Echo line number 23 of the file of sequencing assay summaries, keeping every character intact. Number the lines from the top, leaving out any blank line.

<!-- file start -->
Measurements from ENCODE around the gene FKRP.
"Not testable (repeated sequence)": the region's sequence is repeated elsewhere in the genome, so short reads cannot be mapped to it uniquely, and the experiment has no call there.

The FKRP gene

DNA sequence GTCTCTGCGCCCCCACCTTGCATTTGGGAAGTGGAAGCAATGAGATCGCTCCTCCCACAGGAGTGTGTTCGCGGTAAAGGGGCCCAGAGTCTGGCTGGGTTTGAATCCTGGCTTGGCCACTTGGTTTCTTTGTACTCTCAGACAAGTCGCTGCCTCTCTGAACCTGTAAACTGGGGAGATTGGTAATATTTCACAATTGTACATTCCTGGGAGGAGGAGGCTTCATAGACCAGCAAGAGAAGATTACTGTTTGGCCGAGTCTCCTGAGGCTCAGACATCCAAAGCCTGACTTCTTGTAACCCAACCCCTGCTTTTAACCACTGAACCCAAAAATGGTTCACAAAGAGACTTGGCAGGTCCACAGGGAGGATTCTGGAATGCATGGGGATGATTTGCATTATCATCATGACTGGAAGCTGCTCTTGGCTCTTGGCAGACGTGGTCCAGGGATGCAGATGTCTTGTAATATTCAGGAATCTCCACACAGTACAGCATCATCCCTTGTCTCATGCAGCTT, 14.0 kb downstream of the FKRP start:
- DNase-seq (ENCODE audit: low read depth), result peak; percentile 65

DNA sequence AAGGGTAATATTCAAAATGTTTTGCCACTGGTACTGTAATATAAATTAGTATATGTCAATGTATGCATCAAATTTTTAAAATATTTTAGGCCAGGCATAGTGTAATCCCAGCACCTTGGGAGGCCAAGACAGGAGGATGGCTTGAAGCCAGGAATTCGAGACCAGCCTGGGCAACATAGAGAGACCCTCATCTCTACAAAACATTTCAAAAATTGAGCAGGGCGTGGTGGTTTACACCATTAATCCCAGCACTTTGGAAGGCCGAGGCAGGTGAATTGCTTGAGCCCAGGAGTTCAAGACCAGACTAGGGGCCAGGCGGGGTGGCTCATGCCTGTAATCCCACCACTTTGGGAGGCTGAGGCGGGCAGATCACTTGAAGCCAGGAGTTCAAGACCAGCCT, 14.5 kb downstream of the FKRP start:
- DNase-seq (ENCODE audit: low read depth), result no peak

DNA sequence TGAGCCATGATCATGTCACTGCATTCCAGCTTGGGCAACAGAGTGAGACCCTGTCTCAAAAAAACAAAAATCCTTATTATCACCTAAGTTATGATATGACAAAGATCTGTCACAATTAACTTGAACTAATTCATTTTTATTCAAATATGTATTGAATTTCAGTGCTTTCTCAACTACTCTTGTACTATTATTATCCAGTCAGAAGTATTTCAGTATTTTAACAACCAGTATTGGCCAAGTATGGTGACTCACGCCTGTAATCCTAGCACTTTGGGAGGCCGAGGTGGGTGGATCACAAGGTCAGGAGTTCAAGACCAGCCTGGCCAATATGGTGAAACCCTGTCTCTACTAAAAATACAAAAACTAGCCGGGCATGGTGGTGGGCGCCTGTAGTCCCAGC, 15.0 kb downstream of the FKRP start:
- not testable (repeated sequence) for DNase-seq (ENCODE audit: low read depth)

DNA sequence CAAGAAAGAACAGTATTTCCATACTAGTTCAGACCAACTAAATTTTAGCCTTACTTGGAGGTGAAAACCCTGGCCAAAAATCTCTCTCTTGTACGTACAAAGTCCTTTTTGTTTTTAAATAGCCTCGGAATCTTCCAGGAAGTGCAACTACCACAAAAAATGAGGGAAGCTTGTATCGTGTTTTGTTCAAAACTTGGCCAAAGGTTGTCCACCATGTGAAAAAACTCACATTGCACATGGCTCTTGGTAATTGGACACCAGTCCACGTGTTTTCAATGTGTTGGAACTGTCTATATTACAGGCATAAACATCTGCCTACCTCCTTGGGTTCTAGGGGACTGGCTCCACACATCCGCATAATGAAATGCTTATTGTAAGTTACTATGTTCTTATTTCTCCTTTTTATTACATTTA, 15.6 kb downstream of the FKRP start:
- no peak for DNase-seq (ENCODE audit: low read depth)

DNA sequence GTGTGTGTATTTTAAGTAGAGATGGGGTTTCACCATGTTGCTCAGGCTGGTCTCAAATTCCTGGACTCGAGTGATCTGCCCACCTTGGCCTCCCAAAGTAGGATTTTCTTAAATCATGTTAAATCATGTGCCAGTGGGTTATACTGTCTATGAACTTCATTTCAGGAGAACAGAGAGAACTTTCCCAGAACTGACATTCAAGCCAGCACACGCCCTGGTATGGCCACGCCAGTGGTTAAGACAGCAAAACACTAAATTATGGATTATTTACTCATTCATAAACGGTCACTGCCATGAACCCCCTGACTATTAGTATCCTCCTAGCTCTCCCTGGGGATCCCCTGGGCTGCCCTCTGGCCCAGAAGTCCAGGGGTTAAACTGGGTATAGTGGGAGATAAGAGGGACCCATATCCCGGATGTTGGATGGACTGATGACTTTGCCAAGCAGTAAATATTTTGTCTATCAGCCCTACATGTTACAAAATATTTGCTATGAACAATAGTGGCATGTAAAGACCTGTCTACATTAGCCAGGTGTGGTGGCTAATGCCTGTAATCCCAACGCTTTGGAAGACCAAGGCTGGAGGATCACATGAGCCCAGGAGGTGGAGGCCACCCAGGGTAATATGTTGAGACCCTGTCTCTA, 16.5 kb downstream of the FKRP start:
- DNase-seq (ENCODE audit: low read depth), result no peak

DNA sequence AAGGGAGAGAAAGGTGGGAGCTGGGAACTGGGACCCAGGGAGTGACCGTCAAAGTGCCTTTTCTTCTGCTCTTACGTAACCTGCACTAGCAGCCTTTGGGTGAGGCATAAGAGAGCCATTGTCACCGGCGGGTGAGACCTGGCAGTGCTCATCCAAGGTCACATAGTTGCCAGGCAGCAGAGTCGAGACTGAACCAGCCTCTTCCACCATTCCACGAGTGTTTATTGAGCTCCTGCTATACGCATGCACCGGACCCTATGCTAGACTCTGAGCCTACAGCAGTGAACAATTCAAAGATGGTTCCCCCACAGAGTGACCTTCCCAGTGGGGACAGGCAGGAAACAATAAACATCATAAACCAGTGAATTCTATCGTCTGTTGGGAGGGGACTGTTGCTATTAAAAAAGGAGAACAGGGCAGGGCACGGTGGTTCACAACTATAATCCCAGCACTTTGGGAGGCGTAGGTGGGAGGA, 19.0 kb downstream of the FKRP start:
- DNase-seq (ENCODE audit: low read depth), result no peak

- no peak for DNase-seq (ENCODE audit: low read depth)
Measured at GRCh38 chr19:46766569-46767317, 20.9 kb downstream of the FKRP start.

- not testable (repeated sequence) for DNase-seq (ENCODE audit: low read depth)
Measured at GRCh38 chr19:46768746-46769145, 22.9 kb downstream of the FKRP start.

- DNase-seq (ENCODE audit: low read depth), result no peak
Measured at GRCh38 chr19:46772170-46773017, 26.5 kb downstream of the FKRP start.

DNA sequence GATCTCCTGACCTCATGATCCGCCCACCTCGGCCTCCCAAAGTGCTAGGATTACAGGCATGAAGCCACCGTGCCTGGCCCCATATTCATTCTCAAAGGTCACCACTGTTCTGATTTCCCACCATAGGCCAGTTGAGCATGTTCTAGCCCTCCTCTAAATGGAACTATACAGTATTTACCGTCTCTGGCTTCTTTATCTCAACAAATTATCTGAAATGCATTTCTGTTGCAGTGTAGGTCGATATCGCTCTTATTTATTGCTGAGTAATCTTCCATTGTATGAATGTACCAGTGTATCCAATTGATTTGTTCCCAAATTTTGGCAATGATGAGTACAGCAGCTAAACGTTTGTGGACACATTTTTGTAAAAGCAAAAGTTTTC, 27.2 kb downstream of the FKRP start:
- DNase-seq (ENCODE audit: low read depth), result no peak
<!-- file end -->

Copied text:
- DNase-seq (ENCODE audit: low read depth), result no peak